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Review Article

Production and use of HHO gas in IC engines

Balaji Subramanian, Saleel Ismail*

School of Mechanical and Building Sciences, Vellore Institute of Technology (VIT) Chennai, Chennai, 600127, India

article info abstract

Article history: HHO gas, which is obtained by the electrolysis of water, is a promising alternative fuel. This
Received 12 December 2017 paper presents a review of important features and techniques used for producing HHO gas.
Received in revised form Various aspects of the thermodynamics and chemical kinetics of electrolysis reactions are
17 February 2018 discussed. Design and operating parameters for improving the gas production rate are
Accepted 19 February 2018 identified. Widely different hypotheses regarding the structure and composition of HHO
Available online xxx gas are compared in depth. The state of the art on the use of HHO gas in Internal Com-
bustion (IC) engines is presented in the latter part of the paper. It is seen that the intro-
Keywords: duction of HHO gas increases engine torque, power and thermal efficiency, while
HHO simultaneously reducing the formation of NOx, CO, HC and CO2. The major challenges in
Electrolysis using HHO gas in engines are identified as system complexity, safety, cost and efficiency of
Kinetics electrolysis.
Over-potential © 2018 Hydrogen Energy Publications LLC. Published by Elsevier Ltd. All rights reserved.
IC engine
Performance and emission


Introduction . . . . . . . . . . . . . . . . . . . . . . . . . . . . . . . . . . . . . . . . . . . . . . . . . . . . . . . . . . . . . . . . . . . . . . . . . . . . . . . . . . . . . . . . . . . . . . . . . . . . . . 00
Thermodynamics of water electrolysis . . . . . . . . . . . . . . . . . . . . . . . . . . . . . . . . . . . . . . . . . . . . . . . . . . . . . . . . . . . . . . . . . . . . . . . . . . . . . . 00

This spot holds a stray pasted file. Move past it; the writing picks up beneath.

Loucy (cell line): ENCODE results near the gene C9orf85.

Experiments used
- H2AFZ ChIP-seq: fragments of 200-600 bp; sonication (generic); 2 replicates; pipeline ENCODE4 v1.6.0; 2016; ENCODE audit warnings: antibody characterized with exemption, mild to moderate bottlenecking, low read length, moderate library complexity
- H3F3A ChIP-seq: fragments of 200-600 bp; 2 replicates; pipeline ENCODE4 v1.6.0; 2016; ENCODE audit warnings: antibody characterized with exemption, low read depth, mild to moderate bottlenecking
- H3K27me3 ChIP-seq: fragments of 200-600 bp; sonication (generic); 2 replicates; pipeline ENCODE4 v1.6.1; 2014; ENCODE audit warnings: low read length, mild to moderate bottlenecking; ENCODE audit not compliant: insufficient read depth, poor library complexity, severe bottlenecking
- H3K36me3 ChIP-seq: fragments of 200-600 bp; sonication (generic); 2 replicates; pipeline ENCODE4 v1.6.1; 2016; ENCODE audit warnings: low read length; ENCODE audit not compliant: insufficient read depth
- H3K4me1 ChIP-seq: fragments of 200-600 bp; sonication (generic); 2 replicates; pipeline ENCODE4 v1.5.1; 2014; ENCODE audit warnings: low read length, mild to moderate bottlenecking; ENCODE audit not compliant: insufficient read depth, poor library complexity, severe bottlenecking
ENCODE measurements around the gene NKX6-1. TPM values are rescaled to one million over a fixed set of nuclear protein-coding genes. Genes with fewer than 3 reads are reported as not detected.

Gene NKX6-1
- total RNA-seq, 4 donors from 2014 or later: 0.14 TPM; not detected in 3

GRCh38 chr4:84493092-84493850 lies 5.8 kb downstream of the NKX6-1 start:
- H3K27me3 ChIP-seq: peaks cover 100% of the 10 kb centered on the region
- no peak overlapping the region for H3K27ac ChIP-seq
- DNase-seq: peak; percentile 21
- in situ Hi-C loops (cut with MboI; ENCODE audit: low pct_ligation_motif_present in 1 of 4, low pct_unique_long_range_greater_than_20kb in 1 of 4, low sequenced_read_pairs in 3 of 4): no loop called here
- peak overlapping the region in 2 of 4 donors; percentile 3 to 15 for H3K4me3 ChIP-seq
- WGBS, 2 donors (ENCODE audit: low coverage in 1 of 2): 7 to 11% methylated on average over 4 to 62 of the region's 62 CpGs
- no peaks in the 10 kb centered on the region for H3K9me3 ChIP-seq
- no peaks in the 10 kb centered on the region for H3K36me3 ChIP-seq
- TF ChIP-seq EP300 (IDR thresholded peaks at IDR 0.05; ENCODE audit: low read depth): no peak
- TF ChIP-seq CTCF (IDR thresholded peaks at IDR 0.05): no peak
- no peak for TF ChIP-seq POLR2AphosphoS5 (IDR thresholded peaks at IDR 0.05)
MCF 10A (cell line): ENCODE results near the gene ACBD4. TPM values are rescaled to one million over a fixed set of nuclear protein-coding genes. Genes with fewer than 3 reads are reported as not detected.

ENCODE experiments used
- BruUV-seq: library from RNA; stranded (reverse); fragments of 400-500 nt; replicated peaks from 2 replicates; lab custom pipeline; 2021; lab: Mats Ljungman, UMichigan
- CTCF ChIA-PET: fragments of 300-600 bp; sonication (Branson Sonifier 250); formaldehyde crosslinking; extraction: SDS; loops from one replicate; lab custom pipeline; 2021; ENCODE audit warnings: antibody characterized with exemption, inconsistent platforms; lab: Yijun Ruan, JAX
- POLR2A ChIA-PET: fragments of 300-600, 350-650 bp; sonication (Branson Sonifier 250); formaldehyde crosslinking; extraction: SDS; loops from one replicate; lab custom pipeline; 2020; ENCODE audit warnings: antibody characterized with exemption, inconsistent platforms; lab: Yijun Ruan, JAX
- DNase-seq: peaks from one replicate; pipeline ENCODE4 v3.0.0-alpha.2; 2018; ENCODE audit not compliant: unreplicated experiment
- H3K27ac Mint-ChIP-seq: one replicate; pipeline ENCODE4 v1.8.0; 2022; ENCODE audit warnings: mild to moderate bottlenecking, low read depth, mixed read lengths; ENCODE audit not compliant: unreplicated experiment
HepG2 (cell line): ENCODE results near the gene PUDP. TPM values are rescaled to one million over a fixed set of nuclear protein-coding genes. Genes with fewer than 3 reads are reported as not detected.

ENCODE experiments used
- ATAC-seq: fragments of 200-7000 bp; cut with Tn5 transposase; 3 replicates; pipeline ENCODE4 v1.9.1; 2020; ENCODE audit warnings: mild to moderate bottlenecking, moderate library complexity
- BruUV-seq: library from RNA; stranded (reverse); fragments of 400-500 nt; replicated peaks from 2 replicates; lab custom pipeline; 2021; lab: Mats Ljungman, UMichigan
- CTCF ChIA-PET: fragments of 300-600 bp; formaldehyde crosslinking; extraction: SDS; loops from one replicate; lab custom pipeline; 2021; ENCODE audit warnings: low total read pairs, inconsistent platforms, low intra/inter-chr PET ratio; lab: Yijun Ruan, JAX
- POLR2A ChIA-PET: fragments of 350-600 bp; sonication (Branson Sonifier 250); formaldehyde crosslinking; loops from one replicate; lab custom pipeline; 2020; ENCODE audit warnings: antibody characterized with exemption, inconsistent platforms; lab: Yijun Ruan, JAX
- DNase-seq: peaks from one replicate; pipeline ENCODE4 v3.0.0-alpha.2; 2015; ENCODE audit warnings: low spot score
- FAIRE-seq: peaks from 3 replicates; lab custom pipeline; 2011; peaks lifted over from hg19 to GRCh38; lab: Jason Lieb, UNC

Cell efficiency . . . . . . . . . . . . . . . . . . . . . . . . . . . . . . . . . . . . . . . . . . . . . . . . . . . . . . . . . . . . . . . . . . . . . . . . . . . . . . . . . . . . . . . . . . . . . . . 00
Kinetics of electrolysis . . . . . . . . . . . . . . . . . . . . . . . . . . . . . . . . . . . . . . . . . . . . . . . . . . . . . . . . . . . . . . . . . . . . . . . . . . . . . . . . . . . . . . . . . . . . . 00
Over-potential for hydrogen generation . . . . . . . . . . . . . . . . . . . . . . . . . . . . . . . . . . . . . . . . . . . . . . . . . . . . . . . . . . . . . . . . . . . . . . . . 00
Over-potential for oxygen generation . . . . . . . . . . . . . . . . . . . . . . . . . . . . . . . . . . . . . . . . . . . . . . . . . . . . . . . . . . . . . . . . . . . . . . . . . . 00
Properties of HHO gas . . . . . . . . . . . . . . . . . . . . . . . . . . . . . . . . . . . . . . . . . . . . . . . . . . . . . . . . . . . . . . . . . . . . . . . . . . . . . . . . . . . . . . . . . . . . . 00
Production of HHO . . . . . . . . . . . . . . . . . . . . . . . . . . . . . . . . . . . . . . . . . . . . . . . . . . . . . . . . . . . . . . . . . . . . . . . . . . . . . . . . . . . . . . . . . . . . . . . . 00
Effect on engine performance and emissions . . . . . . . . . . . . . . . . . . . . . . . . . . . . . . . . . . . . . . . . . . . . . . . . . . . . . . . . . . . . . . . . . . . . . . . . 00
Challenges . . . . . . . . . . . . . . . . . . . . . . . . . . . . . . . . . . . . . . . . . . . . . . . . . . . . . . . . . . . . . . . . . . . . . . . . . . . . . . . . . . . . . . . . . . . . . . . . . . . . . . . 00
Conclusions . . . . . . . . . . . . . . . . . . . . . . . . . . . . . . . . . . . . . . . . . . . . . . . . . . . . . . . . . . . . . . . . . . . . . . . . . . . . . . . . . . . . . . . . . . . . . . . . . . . . . . 00
References . . . . . . . . . . . . . . . . . . . . . . . . . . . . . . . . . . . . . . . . . . . . . . . . . . . . . . . . . . . . . . . . . . . . . . . . . . . . . . . . . . . . . . . . . . . . . . . . . . . . . . . 00

* Corresponding author.
E-mail addresses: (B. Subramanian), (S. Ismail).
0360-3199/© 2018 Hydrogen Energy Publications LLC. Published by Elsevier Ltd. All rights reserved.

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Introduction DGo
EDG ¼ (1)
Fossil fuels are the primary source of energy for power plants, where DGo ¼ 237.2 kJ/mol. K is the change in the Gibbs free
automobiles etc. in today's world. Combustion in engines energy for electrochemical reaction, F is Faraday's constant
produces harmful gases such as carbon dioxide, carbon (96485  C/mol) and n is the number of electrons transferred in
monoxide, oxides of nitrogen, unburned hydrocarbons etc. the reaction under standard conditions. On the other hand,